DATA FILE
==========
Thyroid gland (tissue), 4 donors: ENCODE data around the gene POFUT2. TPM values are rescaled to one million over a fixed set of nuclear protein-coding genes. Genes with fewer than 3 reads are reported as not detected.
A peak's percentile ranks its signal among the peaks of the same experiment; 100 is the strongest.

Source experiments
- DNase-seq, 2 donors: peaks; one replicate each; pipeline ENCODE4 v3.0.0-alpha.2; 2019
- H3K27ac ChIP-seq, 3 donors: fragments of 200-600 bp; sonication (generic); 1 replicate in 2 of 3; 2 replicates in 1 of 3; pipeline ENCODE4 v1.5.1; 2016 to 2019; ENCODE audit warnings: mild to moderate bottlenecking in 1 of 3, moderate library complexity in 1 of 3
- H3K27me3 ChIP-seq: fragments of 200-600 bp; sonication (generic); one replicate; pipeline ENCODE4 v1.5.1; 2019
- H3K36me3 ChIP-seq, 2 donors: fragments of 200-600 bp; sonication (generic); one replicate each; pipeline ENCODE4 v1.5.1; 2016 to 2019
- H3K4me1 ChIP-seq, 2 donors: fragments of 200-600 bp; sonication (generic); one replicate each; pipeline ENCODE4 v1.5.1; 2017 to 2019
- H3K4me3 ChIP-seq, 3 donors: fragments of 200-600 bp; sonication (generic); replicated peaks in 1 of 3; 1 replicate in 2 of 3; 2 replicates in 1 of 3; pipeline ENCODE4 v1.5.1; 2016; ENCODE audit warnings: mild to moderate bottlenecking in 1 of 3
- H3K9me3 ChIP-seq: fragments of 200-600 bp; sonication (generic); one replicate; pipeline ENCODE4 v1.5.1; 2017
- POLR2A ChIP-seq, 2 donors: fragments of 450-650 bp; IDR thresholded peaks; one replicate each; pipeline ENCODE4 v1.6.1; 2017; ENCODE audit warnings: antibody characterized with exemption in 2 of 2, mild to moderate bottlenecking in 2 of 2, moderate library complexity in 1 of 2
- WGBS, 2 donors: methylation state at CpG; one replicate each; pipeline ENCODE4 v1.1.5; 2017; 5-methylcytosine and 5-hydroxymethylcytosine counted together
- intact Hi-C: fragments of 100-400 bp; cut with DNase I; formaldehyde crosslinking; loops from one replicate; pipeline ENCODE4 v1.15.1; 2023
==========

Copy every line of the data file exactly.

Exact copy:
Thyroid gland (tissue), 4 donors: ENCODE data around the gene POFUT2. TPM values are rescaled to one million over a fixed set of nuclear protein-coding genes. Genes with fewer than 3 reads are reported as not detected.
A peak's percentile ranks its signal among the peaks of the same experiment; 100 is the strongest.

Source experiments
- DNase-seq, 2 donors: peaks; one replicate each; pipeline ENCODE4 v3.0.0-alpha.2; 2019
- H3K27ac ChIP-seq, 3 donors: fragments of 200-600 bp; sonication (generic); 1 replicate in 2 of 3; 2 replicates in 1 of 3; pipeline ENCODE4 v1.5.1; 2016 to 2019; ENCODE audit warnings: mild to moderate bottlenecking in 1 of 3, moderate library complexity in 1 of 3
- H3K27me3 ChIP-seq: fragments of 200-600 bp; sonication (generic); one replicate; pipeline ENCODE4 v1.5.1; 2019
- H3K36me3 ChIP-seq, 2 donors: fragments of 200-600 bp; sonication (generic); one replicate each; pipeline ENCODE4 v1.5.1; 2016 to 2019
- H3K4me1 ChIP-seq, 2 donors: fragments of 200-600 bp; sonication (generic); one replicate each; pipeline ENCODE4 v1.5.1; 2017 to 2019
- H3K4me3 ChIP-seq, 3 donors: fragments of 200-600 bp; sonication (generic); replicated peaks in 1 of 3; 1 replicate in 2 of 3; 2 replicates in 1 of 3; pipeline ENCODE4 v1.5.1; 2016; ENCODE audit warnings: mild to moderate bottlenecking in 1 of 3
- H3K9me3 ChIP-seq: fragments of 200-600 bp; sonication (generic); one replicate; pipeline ENCODE4 v1.5.1; 2017
- POLR2A ChIP-seq, 2 donors: fragments of 450-650 bp; IDR thresholded peaks; one replicate each; pipeline ENCODE4 v1.6.1; 2017; ENCODE audit warnings: antibody characterized with exemption in 2 of 2, mild to moderate bottlenecking in 2 of 2, moderate library complexity in 1 of 2
- WGBS, 2 donors: methylation state at CpG; one replicate each; pipeline ENCODE4 v1.1.5; 2017; 5-methylcytosine and 5-hydroxymethylcytosine counted together
- intact Hi-C: fragments of 100-400 bp; cut with DNase I; formaldehyde crosslinking; loops from one replicate; pipeline ENCODE4 v1.15.1; 2023